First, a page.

A box type stove was used in the early days.  About 3 cord of wood were used each year and the cost never exceeding $12.00 in all.

There was no provision made for light.  On dark days the children read as much as possible.  The school day was the same length as our present day namely 9:00 to 12:00 and 1:00 to 4:00 o’clock.

During these early years, there were no grade levels, only upper, middle, and lower form.  A child went to school until he completed the upper form or was obliged by circumstances to withdraw from school.  Children enrolled at the age of four and some attended until they were 20.  The boys very seldom attended regularly during the spring term but went during the fall or winter term.  The spring term was 2 or 3 months long, the winter one being of about 4 months in length.

During the early years only reading, writing, arithmetic, and spelling were taught.  Later Geography was added and at still a later date language and history.

 The district in the early years was known as District Number 5, Town of Milford.  In 1871 it became a joint district adding land in Range 14, Town of Aztalan.  The portion had belonged to District Number 6 (Tyler School).  This fact is recorded in an old record book in the presence of the officers of both school district and the official of both townships.

About 1880 the old school no longer met the needs of the community.  A larger school was needed to accommodate the increased enrollment.

In May of 1881 the old school was sold at an auction for $5.00, and the stove for $1.50.   During that summer the new school was built of two thicknesses of brick.  These were purchased from Kemmeter’s brickyard, Jefferson for $87.00 for 15,000 brick.  The rate was $5.80 a thousand.  Today at present prices of $70 a thousand, these would cost $1050.00.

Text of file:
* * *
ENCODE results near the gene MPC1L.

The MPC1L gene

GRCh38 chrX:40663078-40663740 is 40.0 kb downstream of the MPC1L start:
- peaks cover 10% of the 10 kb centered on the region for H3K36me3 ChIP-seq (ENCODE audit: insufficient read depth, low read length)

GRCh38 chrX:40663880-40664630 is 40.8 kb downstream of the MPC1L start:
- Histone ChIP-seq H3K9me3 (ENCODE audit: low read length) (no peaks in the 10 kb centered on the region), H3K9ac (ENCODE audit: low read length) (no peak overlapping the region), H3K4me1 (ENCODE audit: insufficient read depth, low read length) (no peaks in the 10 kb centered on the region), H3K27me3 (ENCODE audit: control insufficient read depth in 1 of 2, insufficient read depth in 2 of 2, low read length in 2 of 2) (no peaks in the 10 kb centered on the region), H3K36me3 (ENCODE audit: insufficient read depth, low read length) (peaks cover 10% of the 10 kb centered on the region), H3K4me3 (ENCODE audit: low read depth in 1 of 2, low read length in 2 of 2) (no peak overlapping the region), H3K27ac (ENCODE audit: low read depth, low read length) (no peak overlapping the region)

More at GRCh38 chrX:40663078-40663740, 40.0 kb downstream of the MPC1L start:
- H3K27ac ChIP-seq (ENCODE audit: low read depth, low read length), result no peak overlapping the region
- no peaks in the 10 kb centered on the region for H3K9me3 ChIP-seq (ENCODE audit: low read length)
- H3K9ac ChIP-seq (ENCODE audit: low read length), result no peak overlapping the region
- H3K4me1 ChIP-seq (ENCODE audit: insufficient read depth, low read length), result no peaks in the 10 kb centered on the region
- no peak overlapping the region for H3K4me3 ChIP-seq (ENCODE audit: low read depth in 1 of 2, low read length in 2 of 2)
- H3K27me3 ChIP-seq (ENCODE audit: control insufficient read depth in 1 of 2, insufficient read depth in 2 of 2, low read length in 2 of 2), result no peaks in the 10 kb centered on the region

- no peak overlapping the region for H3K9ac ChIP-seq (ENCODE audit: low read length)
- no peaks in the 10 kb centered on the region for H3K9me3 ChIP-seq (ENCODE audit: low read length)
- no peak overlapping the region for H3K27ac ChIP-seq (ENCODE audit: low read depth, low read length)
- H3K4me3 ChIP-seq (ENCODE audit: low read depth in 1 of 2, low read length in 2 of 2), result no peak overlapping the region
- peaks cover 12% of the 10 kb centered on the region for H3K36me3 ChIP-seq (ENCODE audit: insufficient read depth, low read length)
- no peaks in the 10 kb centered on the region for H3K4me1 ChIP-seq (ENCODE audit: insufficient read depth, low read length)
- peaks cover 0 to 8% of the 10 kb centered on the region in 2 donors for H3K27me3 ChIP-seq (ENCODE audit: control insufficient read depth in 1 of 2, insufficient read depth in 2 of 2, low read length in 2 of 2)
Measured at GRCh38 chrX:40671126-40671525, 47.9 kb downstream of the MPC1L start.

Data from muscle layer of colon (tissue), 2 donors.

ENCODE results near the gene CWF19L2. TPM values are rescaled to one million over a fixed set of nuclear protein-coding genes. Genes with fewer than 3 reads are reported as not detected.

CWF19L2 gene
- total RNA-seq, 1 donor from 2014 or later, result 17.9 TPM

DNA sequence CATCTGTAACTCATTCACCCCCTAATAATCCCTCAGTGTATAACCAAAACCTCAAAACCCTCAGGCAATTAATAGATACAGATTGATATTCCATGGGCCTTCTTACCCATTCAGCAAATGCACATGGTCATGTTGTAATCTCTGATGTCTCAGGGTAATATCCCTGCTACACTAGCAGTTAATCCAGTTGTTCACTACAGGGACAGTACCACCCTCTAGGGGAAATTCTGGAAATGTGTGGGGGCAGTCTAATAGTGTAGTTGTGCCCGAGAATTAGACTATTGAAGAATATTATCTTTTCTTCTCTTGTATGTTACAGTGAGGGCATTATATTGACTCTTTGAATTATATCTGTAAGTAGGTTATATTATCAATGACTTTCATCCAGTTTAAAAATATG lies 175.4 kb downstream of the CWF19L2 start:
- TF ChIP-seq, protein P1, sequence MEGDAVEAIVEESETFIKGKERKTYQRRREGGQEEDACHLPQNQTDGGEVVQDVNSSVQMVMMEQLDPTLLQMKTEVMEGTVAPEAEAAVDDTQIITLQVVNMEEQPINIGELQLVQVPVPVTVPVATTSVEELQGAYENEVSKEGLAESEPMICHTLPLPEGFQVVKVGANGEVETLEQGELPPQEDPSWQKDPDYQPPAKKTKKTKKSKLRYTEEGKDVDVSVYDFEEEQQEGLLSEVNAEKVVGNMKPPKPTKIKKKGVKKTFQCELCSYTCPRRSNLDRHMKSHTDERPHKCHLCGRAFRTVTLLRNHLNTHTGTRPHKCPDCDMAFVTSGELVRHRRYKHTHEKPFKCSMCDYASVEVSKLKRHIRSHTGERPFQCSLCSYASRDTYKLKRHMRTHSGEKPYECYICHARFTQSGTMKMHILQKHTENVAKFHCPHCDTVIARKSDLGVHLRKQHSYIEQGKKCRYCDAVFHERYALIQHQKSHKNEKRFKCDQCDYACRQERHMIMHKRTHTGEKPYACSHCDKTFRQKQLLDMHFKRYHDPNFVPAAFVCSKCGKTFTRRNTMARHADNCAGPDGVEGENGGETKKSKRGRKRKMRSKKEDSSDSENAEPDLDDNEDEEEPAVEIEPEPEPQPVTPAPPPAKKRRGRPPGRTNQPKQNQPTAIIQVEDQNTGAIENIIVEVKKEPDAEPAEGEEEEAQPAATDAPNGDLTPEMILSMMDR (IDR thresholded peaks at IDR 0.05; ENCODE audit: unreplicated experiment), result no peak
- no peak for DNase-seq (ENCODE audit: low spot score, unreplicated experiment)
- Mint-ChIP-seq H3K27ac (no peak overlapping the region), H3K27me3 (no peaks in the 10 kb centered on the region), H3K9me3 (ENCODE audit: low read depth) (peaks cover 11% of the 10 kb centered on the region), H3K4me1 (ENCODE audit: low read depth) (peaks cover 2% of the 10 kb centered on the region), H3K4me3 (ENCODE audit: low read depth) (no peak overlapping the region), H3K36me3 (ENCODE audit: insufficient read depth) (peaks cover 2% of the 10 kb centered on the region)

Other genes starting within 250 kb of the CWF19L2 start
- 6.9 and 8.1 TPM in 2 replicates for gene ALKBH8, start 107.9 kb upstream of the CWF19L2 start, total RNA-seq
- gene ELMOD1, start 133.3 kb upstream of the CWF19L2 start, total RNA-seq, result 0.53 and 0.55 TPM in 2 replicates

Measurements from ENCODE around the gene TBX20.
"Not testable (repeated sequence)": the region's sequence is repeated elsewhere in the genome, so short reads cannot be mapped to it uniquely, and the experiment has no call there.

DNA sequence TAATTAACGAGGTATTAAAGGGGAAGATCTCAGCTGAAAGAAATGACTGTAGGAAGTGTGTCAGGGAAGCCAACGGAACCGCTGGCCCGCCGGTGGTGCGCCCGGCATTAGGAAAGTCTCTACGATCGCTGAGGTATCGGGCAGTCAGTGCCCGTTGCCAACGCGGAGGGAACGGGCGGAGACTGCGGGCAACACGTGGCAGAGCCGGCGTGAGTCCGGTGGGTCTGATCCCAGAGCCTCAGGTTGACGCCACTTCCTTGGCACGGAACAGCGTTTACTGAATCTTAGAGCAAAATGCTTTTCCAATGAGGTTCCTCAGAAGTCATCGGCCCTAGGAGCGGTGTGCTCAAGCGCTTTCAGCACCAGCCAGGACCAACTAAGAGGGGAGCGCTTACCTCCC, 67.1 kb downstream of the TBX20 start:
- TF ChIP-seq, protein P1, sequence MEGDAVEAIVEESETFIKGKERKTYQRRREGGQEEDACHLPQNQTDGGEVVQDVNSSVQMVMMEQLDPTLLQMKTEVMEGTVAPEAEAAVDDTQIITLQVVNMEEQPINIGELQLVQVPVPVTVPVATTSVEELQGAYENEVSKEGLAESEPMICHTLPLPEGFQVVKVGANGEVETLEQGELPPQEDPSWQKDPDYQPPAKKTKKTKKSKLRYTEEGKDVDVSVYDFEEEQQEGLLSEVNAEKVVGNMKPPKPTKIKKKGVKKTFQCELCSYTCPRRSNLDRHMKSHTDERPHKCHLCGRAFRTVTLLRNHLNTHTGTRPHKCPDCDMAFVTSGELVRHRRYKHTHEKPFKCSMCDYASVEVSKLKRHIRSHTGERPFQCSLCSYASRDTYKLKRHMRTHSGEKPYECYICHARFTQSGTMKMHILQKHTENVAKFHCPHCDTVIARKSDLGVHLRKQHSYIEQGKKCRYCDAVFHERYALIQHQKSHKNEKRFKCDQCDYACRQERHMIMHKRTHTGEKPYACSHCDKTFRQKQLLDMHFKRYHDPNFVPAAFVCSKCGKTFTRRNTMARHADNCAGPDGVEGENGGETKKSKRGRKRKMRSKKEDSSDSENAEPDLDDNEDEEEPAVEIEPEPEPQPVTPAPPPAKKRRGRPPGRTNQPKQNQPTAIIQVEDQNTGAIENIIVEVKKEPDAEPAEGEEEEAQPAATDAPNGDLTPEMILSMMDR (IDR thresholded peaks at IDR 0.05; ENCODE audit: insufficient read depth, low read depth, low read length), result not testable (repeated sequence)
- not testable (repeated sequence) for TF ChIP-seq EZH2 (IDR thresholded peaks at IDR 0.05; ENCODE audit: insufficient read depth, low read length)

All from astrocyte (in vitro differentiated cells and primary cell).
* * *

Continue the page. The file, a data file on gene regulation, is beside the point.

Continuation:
The parade of teachers had indeed marched on, with this year; the school has employed 49 teachers.  Only two men have seen duty here.  Each for 2 years.  Up to 1907, the school terms varied but 7 months was the average school year.  From 1907 to the present the school term became 9 months in length.

The entire community was predominately German, so in the earlier years, all classes were taught in German.  But around 1907 the children were using English exclusively.  The parents felt that the German should not be forgotten and consequently, the board hiring a teacher requested her to teach German, 2 half days a week, German readers were furnished and the children were taught to read, write and carry on a correspondence.  However, the teacher was not to receive any extra wages for this service.

From the beginning of the school to the present date, many improvements were made both to the exterior and interior of the building and with the addition of electric lights, dark days do not bother.

Although many changes took place from year to year some of the old settler’s children and grandchildren still live in the neighborhood and can recall many events told by their forefathers.  The oldest living person at present, who attended the first school lives at Lake Mills and is now 94 years old.

Education marches on, but no one can take away the fond memories of long ago.

By:  Mrs. Rose Thelke, Teacher

This schoolhouse was given to the Johnson Creek Historical Society by John Higgins in 2003